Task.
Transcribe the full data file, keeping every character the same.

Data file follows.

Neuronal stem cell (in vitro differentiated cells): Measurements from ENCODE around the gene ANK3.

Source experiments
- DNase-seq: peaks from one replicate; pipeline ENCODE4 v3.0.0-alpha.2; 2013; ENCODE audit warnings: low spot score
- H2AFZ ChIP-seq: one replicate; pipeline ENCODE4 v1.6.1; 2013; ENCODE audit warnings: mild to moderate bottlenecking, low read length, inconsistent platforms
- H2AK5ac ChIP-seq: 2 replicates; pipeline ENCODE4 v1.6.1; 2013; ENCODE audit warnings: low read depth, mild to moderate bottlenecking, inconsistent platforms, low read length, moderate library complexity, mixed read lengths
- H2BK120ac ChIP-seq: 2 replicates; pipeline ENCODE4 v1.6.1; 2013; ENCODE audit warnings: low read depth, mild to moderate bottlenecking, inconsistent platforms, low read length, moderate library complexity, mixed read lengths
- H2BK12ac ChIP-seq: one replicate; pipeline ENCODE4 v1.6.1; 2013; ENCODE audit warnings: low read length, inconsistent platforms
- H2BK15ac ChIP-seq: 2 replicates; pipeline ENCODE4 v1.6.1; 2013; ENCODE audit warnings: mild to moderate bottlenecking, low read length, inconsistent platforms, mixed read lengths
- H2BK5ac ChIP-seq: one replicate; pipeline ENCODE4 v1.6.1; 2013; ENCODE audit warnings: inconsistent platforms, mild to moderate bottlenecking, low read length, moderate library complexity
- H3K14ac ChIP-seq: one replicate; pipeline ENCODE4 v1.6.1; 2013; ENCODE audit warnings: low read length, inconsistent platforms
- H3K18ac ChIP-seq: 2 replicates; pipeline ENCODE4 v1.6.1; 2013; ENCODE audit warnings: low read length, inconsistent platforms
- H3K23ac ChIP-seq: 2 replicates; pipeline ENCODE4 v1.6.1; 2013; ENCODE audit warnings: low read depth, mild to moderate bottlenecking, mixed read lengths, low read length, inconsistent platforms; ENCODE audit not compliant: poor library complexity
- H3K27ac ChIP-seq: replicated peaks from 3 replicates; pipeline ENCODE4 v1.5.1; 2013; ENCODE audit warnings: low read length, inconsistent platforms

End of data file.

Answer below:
Neuronal stem cell (in vitro differentiated cells): Measurements from ENCODE around the gene ANK3.

Source experiments
- DNase-seq: peaks from one replicate; pipeline ENCODE4 v3.0.0-alpha.2; 2013; ENCODE audit warnings: low spot score
- H2AFZ ChIP-seq: one replicate; pipeline ENCODE4 v1.6.1; 2013; ENCODE audit warnings: mild to moderate bottlenecking, low read length, inconsistent platforms
- H2AK5ac ChIP-seq: 2 replicates; pipeline ENCODE4 v1.6.1; 2013; ENCODE audit warnings: low read depth, mild to moderate bottlenecking, inconsistent platforms, low read length, moderate library complexity, mixed read lengths
- H2BK120ac ChIP-seq: 2 replicates; pipeline ENCODE4 v1.6.1; 2013; ENCODE audit warnings: low read depth, mild to moderate bottlenecking, inconsistent platforms, low read length, moderate library complexity, mixed read lengths
- H2BK12ac ChIP-seq: one replicate; pipeline ENCODE4 v1.6.1; 2013; ENCODE audit warnings: low read length, inconsistent platforms
- H2BK15ac ChIP-seq: 2 replicates; pipeline ENCODE4 v1.6.1; 2013; ENCODE audit warnings: mild to moderate bottlenecking, low read length, inconsistent platforms, mixed read lengths
- H2BK5ac ChIP-seq: one replicate; pipeline ENCODE4 v1.6.1; 2013; ENCODE audit warnings: inconsistent platforms, mild to moderate bottlenecking, low read length, moderate library complexity
- H3K14ac ChIP-seq: one replicate; pipeline ENCODE4 v1.6.1; 2013; ENCODE audit warnings: low read length, inconsistent platforms
- H3K18ac ChIP-seq: 2 replicates; pipeline ENCODE4 v1.6.1; 2013; ENCODE audit warnings: low read length, inconsistent platforms
- H3K23ac ChIP-seq: 2 replicates; pipeline ENCODE4 v1.6.1; 2013; ENCODE audit warnings: low read depth, mild to moderate bottlenecking, mixed read lengths, low read length, inconsistent platforms; ENCODE audit not compliant: poor library complexity
- H3K27ac ChIP-seq: replicated peaks from 3 replicates; pipeline ENCODE4 v1.5.1; 2013; ENCODE audit warnings: low read length, inconsistent platforms